Zim activists arrested over 'Egyptian-style' protests

Zimbabwean lawyers have been given only limited access to 46 civil rights activists who were arrested in Harare on the weekend. They are expected to be charged on Monday over allegations they planned “Egyptian-style” protests, their lawyers said.

“From the time they were arrested around 4pm [on Saturday], they were denied access to lawyers for about 24 hours.
The only access lawyers had to them was on Sunday, briefly from five until about seven,” said Roselyn Hanzi of Zimbabwe Lawyers for Human Rights (ZLHR). Members of the organisation are representing the activists.

Hanzi said that in that time, eight of the activists reported that they had been tortured while in custody. “Lawyers will formally demand that the tortured clients be examined by medical staff so they can raise it when they are presented to the magistrate,” she said.

Hanzi said police have indicated that the detainees may be charged under section 22(2)(a)(i) of the Criminal Code—attempting to overthrow the government by unconstitutional means.

Academic debate and dissent
Marufu Mandevere, a lawyer for the group, said the activists have denied allegations of plotting an uprising, and will argue they were only having an “academic debate”.

The 46 activists were attending a public lecture themed “Egypt and Tunisia—what lessons for the working class in Zimbabwe and Africa?”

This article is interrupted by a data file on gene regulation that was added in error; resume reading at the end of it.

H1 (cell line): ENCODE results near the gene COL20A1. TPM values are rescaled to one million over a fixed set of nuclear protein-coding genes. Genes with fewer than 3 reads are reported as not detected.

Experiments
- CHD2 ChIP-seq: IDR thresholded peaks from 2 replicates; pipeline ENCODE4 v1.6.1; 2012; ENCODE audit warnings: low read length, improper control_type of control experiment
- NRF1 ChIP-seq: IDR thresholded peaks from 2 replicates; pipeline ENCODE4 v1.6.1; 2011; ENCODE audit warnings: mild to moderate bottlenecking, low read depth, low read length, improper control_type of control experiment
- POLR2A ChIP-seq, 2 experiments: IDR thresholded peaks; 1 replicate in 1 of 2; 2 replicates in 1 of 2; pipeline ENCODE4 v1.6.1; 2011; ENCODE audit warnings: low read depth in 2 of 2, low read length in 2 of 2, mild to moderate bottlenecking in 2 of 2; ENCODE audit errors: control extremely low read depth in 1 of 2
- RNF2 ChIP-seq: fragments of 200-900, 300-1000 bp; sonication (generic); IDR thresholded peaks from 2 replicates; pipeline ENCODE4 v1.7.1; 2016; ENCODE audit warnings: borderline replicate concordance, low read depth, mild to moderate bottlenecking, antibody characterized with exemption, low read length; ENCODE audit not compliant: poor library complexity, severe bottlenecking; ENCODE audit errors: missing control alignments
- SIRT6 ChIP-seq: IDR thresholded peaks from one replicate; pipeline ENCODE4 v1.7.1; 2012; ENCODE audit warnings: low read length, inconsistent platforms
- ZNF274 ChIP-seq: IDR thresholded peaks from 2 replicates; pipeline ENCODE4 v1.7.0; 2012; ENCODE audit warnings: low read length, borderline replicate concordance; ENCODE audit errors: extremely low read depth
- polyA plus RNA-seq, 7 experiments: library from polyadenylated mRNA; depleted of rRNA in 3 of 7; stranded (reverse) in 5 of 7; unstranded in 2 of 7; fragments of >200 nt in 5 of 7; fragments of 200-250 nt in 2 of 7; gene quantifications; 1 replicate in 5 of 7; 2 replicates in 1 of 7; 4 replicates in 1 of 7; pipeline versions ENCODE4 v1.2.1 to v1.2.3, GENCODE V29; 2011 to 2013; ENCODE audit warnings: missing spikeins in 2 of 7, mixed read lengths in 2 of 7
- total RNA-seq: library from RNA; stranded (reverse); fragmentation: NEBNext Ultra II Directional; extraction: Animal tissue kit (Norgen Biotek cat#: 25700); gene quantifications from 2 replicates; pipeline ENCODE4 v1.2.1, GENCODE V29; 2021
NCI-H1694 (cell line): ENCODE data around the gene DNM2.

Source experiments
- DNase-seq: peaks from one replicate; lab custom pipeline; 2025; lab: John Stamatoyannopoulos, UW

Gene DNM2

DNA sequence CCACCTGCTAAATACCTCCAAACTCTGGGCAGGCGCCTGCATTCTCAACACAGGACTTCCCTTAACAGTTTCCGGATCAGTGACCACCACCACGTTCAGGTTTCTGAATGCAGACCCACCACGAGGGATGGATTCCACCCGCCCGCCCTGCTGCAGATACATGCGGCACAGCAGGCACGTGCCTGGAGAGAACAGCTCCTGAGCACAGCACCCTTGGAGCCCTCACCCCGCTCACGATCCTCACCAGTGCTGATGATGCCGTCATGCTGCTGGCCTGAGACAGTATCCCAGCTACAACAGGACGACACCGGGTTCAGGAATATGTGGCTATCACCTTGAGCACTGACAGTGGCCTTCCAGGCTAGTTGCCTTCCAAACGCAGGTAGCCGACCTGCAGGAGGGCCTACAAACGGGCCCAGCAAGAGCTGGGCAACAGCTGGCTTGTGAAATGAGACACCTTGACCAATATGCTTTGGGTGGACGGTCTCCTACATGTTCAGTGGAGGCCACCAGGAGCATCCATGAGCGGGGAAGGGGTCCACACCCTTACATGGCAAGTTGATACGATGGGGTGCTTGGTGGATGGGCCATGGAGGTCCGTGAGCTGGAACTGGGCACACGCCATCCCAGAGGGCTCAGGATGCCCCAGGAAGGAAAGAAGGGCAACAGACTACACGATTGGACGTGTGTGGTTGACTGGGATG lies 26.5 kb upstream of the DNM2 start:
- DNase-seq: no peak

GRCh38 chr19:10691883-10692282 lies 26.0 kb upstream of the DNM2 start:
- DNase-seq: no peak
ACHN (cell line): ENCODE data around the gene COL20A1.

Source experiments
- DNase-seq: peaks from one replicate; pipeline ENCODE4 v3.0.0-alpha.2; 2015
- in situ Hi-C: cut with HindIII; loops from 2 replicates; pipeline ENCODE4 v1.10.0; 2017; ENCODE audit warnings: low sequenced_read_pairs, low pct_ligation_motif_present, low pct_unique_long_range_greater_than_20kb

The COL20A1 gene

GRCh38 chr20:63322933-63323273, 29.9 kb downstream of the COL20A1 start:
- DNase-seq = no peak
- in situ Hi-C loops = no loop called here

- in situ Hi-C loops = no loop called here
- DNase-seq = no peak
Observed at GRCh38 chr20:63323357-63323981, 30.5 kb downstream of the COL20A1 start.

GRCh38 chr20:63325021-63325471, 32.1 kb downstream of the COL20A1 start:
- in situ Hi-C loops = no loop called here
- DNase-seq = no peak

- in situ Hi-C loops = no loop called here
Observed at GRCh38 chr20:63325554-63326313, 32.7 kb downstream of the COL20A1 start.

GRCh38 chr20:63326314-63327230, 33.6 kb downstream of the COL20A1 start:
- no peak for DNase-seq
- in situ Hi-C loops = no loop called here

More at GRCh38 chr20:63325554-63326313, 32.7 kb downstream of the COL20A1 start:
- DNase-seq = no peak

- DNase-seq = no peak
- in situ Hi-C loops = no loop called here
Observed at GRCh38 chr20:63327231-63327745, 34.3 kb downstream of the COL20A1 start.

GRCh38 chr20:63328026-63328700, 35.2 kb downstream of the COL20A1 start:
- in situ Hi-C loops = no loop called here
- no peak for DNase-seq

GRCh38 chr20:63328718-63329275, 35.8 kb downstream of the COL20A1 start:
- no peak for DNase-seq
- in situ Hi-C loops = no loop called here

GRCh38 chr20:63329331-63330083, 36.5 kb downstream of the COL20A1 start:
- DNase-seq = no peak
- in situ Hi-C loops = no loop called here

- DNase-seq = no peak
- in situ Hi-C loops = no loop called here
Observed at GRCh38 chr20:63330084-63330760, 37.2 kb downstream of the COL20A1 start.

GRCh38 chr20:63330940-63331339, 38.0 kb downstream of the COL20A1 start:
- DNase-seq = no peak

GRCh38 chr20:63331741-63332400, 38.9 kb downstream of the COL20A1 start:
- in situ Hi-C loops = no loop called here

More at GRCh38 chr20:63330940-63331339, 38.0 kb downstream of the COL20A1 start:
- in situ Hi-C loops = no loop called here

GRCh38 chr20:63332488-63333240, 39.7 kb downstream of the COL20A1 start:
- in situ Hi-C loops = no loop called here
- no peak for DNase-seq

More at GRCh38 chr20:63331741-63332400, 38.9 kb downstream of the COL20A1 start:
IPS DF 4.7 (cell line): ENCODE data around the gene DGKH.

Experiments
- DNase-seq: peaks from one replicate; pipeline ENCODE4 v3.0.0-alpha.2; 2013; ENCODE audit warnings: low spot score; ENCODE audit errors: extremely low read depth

Police spokesperson James Sabau said videos of the Egypt protests had been shown at the meeting “to inspire and motivate people to demonstrate against the government”.

But a relative of one of the arrested activists, who asked not to be named for fear of victimisation, said: “When did it become a crime to discuss politics in Zimbabwe? It’s obviously become a crime now.”

Zimbabwe’s top security officials, including Defence Minister Emmerson Mnangagwa, have warned against any attempts at mass uprising, saying any attempts would be crushed by the army and police.

No formal charges
The activists are being detained at Harare Central Police Station and have yet to be formally charged. The group comprises members of activist organisations and workers’ unions, among them the International Socialist Organisation (ISO), the Zimbabwe Congress of Trade Unions and the Zimbabwe National Students’ Union, and includes a former member of Parliament from the Movement for Democratic Change, Munyaradzi Gwisa.

Hanzi said that according to Zimbabwean law, a person who has been arrested must be charged within 48 hours of their arrest. However, there is some debate about how the 48 hours is calculated. By one measure, the state will need to charge the activists by the end of Monday, that is, 48 hours from when they were first arrested. But by another, the 48 hours would be calculated only on working days, in which case the state has until the end of Tuesday to lay charges.

Lawyers from ZLHR were advised by police to check on their clients at 10am on Monday but the meeting did not take place. They were later asked to return to Harare Central Police Station at 2pm because police are still holding a meeting regarding the detainees.

Faranaaz Parker

Faranaaz Parker

Faranaaz Parker is a reporter for the Mail & Guardian. She writes on everything from pop science to public health, and believes South Africa needs carbon taxes and more raging feminists. When she isn't instagramming pictures of her toddler or obsessively checking her Twitter, she plays third-person shooters on Xbox Live.
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